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Cultures of Formation conference unites leaders of church, youth life

| Tuesday, March 6, 2018

A three-day conference dedicated to examining cultural influences on young people and equipping the church with a renewed missionary creativity started Monday in McKenna Hall.

Themed “Cultures of Formation,” the conference is hosted by the McGrath Institute for Church Life, which brought in speakers including Bishop Robert Barron from the archdiocese of Los Angeles, Nicholas Carr — a technology and culture writer and previous finalist of the Pulitzer Prize — associate director of youth ministry for the archdiocese of Atlanta Katherine Angulo and filmmaker Joe Campo.

John Cavadini, director of the McGrath Institute, said the conference is bringing in people from different areas of youth culture to try to propose a paradigm shift in ways the church can engage young people.

“A lot of times, parishes hire a youth minister or a young adult minister, and then that’s that,” Cavadini said. “That’s really not enough at all. Instead, we should be thinking about all of the cultures that are associated with the church like the family, the Mass [and] church-schools, as all of these are cultures that form young people, and we should think of them more intentionally as cultures of formation.”

As a resource that reaches out from the University to the church, the McGrath institute is trying to make the church’s spiritual wisdom accessible to renew Catholic leadership and imagination, Cavadini said.

“A lot of the people who do the real work of the church aren’t in the spotlight, but we’re giving them an opportunity to share their views and their ideas,” he said. “I think that some of these people have worked hard and have labored and are very creative but are not well-known. What personally excites me the most is giving them a little chance at the spotlight.”

Leonard DeLorenzo, director of undergraduate studies at the McGrath Institute, said the idea for the conference began to develop two years ago when Pope Francis dedicated the upcoming Ordinary General Assembly of the Synod of Bishops, an annual congregation held by the Pope, to the theme of young people, the faith and vocational discernment.

“We wanted to host a conference that helps to prepare for that [synod] to help especially the American church, bishops, pastoral leaders and scholars in the academy to think deeply about this important topic and give our best efforts in terms of our intellectual effort and our ministerial effort to thinking about how to support, engage and really guide young people into the fullness of the Catholic life,” DeLorenzo said.

The conference’s theme was chosen, DeLorenzo said, to think about the kind of environment created in parishes, schools, liturgies and family life that can influence young people to encounter and respond to God’s call.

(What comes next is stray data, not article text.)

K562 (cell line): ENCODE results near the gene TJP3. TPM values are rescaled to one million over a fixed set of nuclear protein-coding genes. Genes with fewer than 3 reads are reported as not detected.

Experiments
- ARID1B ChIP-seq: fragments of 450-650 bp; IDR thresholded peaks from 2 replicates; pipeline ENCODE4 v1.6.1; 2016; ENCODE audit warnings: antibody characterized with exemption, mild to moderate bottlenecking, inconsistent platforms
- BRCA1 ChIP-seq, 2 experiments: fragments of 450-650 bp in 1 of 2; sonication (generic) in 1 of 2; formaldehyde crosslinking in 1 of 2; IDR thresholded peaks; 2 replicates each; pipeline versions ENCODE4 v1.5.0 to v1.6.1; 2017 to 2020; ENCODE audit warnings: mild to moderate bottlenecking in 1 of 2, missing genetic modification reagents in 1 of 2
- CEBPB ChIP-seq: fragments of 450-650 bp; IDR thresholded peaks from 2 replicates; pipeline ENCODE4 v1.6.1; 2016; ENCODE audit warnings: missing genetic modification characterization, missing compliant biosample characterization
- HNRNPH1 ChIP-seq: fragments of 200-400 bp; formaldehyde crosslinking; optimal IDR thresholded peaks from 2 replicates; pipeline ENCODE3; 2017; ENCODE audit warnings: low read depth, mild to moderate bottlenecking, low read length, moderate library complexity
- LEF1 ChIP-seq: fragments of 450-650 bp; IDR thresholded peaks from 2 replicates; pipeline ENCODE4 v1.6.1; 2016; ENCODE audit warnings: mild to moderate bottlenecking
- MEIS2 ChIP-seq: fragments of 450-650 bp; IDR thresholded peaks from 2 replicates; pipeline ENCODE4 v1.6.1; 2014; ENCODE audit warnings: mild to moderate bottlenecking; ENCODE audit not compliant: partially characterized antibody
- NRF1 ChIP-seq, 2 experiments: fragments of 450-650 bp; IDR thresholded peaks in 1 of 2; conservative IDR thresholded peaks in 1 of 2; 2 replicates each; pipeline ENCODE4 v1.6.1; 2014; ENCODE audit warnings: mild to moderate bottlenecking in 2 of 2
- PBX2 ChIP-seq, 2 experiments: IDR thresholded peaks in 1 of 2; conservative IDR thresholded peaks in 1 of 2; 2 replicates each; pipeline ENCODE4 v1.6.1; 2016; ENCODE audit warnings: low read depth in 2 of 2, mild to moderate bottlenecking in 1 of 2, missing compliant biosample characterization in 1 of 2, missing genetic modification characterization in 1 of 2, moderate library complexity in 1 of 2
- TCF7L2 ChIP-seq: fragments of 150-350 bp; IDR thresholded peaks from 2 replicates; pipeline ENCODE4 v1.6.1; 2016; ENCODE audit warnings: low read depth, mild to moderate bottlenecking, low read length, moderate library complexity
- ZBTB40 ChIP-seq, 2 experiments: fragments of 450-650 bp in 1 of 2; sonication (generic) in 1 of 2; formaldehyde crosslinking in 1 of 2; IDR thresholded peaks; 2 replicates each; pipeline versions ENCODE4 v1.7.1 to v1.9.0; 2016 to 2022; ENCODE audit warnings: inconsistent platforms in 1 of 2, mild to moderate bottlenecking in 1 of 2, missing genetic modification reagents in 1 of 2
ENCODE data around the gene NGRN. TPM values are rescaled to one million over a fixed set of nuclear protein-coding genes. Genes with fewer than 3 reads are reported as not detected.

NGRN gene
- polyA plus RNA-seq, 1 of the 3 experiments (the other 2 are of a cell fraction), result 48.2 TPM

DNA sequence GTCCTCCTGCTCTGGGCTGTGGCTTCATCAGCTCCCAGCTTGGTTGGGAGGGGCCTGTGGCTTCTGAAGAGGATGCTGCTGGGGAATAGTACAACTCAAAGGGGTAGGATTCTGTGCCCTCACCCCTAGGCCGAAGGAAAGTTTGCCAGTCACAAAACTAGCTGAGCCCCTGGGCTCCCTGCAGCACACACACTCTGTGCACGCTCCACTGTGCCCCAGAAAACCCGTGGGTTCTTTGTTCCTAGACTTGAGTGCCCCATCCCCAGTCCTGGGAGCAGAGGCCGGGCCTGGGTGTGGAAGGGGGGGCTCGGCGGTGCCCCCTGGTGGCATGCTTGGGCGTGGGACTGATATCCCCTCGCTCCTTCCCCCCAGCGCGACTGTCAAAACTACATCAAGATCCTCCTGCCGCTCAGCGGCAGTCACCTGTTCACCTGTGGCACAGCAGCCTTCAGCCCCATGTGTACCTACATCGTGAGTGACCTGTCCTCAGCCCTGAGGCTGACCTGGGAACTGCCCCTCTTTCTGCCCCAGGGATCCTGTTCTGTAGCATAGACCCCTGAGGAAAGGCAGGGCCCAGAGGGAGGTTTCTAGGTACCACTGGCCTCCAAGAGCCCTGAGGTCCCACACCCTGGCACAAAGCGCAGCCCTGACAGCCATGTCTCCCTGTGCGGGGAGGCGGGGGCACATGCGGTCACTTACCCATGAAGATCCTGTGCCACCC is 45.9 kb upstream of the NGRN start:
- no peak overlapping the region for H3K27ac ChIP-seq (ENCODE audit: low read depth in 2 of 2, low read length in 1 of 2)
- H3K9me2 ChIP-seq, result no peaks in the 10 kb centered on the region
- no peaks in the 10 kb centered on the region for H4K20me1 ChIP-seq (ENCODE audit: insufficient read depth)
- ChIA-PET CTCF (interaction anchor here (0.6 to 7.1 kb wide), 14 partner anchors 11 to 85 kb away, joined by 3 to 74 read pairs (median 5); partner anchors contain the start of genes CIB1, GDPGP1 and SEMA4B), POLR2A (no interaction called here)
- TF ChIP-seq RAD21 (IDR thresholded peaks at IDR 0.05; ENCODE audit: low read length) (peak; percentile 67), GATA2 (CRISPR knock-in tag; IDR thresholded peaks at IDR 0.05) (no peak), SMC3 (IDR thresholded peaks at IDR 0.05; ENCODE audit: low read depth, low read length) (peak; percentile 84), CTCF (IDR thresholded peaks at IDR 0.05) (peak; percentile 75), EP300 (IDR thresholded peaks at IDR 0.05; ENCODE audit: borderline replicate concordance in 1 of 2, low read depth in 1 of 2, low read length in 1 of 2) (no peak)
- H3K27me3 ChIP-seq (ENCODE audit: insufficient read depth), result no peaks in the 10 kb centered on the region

“There’s a lot of things in our lives that might be inclining us in other directions and kind of deafening us or blinding us to the richness of the faith,” he said. “So how do we create the right kind of conditions and cultures to make it easier for young people to be Catholic — not to make the Catholic faith or life easier, but to make it easier to recognize and respond to it?”

Though the keynote lectures by Barron and Carr are ticketed, DeLorenzo said, Barron’s was live streamed through social media Monday and Carr’s will be live streamed to the lower level of McKenna Hall on Tuesday afternoon. He said all other sessions are free to attend.

With about 550 participants attending — including 26 bishops, leaders from all across church life and college campus ministers — DeLorenzo said the conference is bringing together people who provide leadership for the life of the church in different ways to think about a critically important issue.

“I suppose the outcome is to think about the cultures that we’re creating and not simply about the program or the messages that we might try to get across,” he said. “It might actually involve really deep, kind of substantial, almost seismic shifting type work in all aspects of church life.”

The people coming together for the conference, DeLorenzo said, all have a fundamental trust in the power of their faith, which he thinks will help present and represent the beauty of the Christian faith for generations to come.

“It’s pretty easy to get into a mourning mode in the church that we’re losing this and we’re losing that and people are leaving the church,” DeLorenzo said. “And it’s all true, we have to take this really seriously, but we also have to look joyfully at what we’ve received and what we have to pass on because it’s the most beautiful thing that there is.”

DeLorenzo said engaging the church and opening up the University for it is consistent with what University President Emeritus Fr. Theodore Hesburgh said Notre Dame is — a place where the church comes to do its thinking.

“I’m excited, I suppose, about living up to Fr. Hesburgh’s vision of Notre Dame and allowing the McGrath Institute for Church Life to be the host for that at Notre Dame,” DeLorenzo said.

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About Kelli Smith

Kelli Smith is a junior at the University of Notre Dame. Originally from El Paso, Texas, she is currently serving as Associate News Editor at the Observer and is pursuing a double major in political science and film, television and theatre with minors in journalism and computing.

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